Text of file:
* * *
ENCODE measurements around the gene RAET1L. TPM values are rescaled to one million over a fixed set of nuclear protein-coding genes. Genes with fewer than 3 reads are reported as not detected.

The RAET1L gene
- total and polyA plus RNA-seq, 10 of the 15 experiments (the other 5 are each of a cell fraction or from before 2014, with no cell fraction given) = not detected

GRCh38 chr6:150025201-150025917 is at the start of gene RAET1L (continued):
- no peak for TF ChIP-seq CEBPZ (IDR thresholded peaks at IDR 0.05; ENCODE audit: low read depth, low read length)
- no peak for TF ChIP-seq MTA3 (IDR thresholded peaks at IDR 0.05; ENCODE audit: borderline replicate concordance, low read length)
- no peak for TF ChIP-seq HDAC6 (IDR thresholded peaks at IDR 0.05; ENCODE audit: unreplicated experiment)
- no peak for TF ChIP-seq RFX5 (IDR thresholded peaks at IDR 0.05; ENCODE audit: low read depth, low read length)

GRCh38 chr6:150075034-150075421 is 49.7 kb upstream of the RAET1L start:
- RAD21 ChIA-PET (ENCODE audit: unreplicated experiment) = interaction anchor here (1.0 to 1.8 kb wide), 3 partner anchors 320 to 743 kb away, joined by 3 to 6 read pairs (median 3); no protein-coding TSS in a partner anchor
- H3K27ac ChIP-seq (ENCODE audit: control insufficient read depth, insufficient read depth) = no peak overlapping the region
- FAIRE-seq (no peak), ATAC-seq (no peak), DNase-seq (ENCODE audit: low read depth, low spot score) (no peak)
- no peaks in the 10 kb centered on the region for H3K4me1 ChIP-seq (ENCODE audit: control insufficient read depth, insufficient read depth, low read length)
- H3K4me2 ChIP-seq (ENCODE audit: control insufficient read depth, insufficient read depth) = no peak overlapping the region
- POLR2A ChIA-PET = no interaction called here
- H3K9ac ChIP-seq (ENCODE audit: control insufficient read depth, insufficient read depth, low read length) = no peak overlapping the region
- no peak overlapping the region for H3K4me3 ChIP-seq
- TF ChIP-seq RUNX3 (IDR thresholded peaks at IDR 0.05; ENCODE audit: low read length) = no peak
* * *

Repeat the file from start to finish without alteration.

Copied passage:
ENCODE measurements around the gene RAET1L. TPM values are rescaled to one million over a fixed set of nuclear protein-coding genes. Genes with fewer than 3 reads are reported as not detected.

The RAET1L gene
- total and polyA plus RNA-seq, 10 of the 15 experiments (the other 5 are each of a cell fraction or from before 2014, with no cell fraction given) = not detected

GRCh38 chr6:150025201-150025917 is at the start of gene RAET1L (continued):
- no peak for TF ChIP-seq CEBPZ (IDR thresholded peaks at IDR 0.05; ENCODE audit: low read depth, low read length)
- no peak for TF ChIP-seq MTA3 (IDR thresholded peaks at IDR 0.05; ENCODE audit: borderline replicate concordance, low read length)
- no peak for TF ChIP-seq HDAC6 (IDR thresholded peaks at IDR 0.05; ENCODE audit: unreplicated experiment)
- no peak for TF ChIP-seq RFX5 (IDR thresholded peaks at IDR 0.05; ENCODE audit: low read depth, low read length)

GRCh38 chr6:150075034-150075421 is 49.7 kb upstream of the RAET1L start:
- RAD21 ChIA-PET (ENCODE audit: unreplicated experiment) = interaction anchor here (1.0 to 1.8 kb wide), 3 partner anchors 320 to 743 kb away, joined by 3 to 6 read pairs (median 3); no protein-coding TSS in a partner anchor
- H3K27ac ChIP-seq (ENCODE audit: control insufficient read depth, insufficient read depth) = no peak overlapping the region
- FAIRE-seq (no peak), ATAC-seq (no peak), DNase-seq (ENCODE audit: low read depth, low spot score) (no peak)
- no peaks in the 10 kb centered on the region for H3K4me1 ChIP-seq (ENCODE audit: control insufficient read depth, insufficient read depth, low read length)
- H3K4me2 ChIP-seq (ENCODE audit: control insufficient read depth, insufficient read depth) = no peak overlapping the region
- POLR2A ChIA-PET = no interaction called here
- H3K9ac ChIP-seq (ENCODE audit: control insufficient read depth, insufficient read depth, low read length) = no peak overlapping the region
- no peak overlapping the region for H3K4me3 ChIP-seq
- TF ChIP-seq RUNX3 (IDR thresholded peaks at IDR 0.05; ENCODE audit: low read length) = no peak